Finding Success by Hitting Rock Bottom

Here’s possibly the worst beginning to a what is intended to be a motivational blog post: We all have dark days, and sometimes even dark weeks, months or even years. There will always be pain, adversity, unforeseen challenges and failure in our lives. When those dark days pile up and we have trouble seeing even a glimpse of hope, we say—and feel–that we have hit “rock bottom”. In short, that we can’t go or feel any lower than we do right now.

Not exactly a cheery thought, right? Well, I actually think it can be. In fact, I want you to consider the benefits those dark days can bring.

I have hit rock bottom financially, emotionally, physically, and spiritually several times throughout my life.  When in those lonely moments, I have found out what I’m really made of.  You see, it’s easy to succeed on the days when everything seems to fall into place, but true success comes in those moments when everything appears to be going absolutely wrong.

This is especially true when it comes to leadership within a company or organization. Think for a moment about who you’d rather follow: someone who has made it through tough times, learned what to do in those moments when things go wrong and has a strong commitment to moving forward no matter what; or someone who’s never seemingly had any setbacks and may not understand what to do if something were to actually go wrong. Personally, I’ve always preferred to follow someone who has been battle tested.

“That’s all fine and well,” you may be thinking, “but what do I do right now, when I’m having one of those proverbial no good, very bad days? How do I take rock bottom and make it a launching pad?”


legs-1031653_1920Step 1:           Don’t Avoid It

When you’re facing tough situations, you’ll say things like, “This is too hard for me to handle.” You may think that you’re at your breaking point. But here’s the secret: the real breaking point is the one you’ll find if you try to avoid the challenge ahead. You will move away from it and doom yourself to repeat it!  Trust me, life has a way of waiting to teach you the lessons you must learn.


Step 2:           Look Back to Move Forwardwriting-1170138_1920

I once saw an image on social media that read something along the lines of “On bad days I always like to remind myself I have a track record of 100% for getting through them.” In those critical moments, take a time out to evaluate how you got through other “rock bottom” moments. Write down bullet points of what you learned then and tape your notes to your bathroom mirror.  Finding evidence of success will help you weather the storm and give you light and hope in your current situation.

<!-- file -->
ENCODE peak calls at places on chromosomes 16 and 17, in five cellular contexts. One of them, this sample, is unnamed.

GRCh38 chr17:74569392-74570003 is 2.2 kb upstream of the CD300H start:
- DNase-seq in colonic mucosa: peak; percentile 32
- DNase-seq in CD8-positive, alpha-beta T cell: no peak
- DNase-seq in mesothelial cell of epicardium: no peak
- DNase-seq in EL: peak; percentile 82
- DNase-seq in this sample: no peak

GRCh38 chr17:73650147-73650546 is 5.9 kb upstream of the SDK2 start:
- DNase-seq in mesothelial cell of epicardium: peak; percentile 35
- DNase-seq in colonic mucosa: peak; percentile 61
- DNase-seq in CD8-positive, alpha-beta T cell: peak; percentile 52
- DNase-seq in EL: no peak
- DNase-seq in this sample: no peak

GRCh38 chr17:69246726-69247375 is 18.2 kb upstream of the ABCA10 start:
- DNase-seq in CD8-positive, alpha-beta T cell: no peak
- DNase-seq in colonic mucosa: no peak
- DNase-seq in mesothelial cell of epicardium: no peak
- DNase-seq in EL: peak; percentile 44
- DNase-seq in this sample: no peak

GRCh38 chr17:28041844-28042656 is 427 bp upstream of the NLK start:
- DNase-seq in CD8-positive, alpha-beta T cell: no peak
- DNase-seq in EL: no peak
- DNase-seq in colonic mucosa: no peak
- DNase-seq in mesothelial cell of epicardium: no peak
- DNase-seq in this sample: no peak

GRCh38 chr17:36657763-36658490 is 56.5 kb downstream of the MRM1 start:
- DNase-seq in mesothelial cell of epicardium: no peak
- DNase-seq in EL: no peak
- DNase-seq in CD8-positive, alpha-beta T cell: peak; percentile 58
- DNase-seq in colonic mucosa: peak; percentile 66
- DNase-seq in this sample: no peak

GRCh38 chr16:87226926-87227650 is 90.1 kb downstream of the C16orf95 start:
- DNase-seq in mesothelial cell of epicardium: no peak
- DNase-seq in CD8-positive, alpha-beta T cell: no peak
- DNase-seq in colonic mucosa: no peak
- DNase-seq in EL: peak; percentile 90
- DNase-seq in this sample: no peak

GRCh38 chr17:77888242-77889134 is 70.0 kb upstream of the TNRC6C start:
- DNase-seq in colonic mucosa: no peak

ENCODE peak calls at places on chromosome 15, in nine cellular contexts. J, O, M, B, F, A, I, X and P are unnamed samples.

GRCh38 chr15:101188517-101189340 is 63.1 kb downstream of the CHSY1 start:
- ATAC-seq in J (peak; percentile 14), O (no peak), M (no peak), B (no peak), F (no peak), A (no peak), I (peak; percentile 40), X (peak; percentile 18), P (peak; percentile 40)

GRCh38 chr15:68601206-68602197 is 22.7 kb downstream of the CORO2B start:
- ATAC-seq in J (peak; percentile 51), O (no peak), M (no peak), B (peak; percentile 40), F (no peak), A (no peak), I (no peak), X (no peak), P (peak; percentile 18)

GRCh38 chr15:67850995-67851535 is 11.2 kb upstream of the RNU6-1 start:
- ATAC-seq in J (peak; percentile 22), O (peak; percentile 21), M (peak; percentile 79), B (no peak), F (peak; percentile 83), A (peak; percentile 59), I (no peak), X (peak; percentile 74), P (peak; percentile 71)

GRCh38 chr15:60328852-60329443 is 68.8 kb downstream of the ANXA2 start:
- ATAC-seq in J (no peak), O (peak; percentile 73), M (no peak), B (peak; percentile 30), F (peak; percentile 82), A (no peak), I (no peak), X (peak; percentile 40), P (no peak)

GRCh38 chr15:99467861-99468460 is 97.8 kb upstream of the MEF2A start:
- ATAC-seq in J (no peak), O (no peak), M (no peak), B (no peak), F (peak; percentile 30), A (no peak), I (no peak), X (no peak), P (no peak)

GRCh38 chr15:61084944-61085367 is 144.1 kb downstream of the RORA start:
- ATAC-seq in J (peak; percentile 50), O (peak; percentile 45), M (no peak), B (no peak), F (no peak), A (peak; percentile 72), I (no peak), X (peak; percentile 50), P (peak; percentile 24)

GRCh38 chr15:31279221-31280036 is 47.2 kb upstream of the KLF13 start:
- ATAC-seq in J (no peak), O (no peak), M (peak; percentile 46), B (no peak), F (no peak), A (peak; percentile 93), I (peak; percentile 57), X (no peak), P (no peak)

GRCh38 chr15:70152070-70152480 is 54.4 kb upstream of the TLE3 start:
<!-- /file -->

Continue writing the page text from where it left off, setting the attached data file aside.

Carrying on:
Step 3:           Be Patientknowledge-1052014_1920

Your problems didn’t come in a day and they won’t go away in a day, either. Whether the challenge you’re having has resulted in a rock bottom day or you’ve been dealing with it for years, being patient with yourself and others allows you to begin that climb upward. Time may help us get past a challenge or possibly just learn to manage it.



Step 4:           Keep an Eye on What Matters

Going through a rough patch is often a price we have to pay for something better. Ultimately, you will get something in return for the all of your tears and frustration, but for now visualize your goals and focus on the things that matter.


How you respond when you hit rock bottom doesn’t just say something about your character: it is your character. It shows who you are. Personally, I think you are incredible and that if you’re having a rock bottom moment right now, you’re just getting ready to create a solid foundation for success in your life.

Want an extra dose of inspiration? Take a moment to watch this video, which shares why “rock bottom” can be the beginning of something fantastic.

1 Comment

  1. Hey Russ,

    Nice article. What I love is your connection to who you are and how you lead. You must be a great person before you become a great leader, and both of those characteristics come from your determination to be a lifelong learner.


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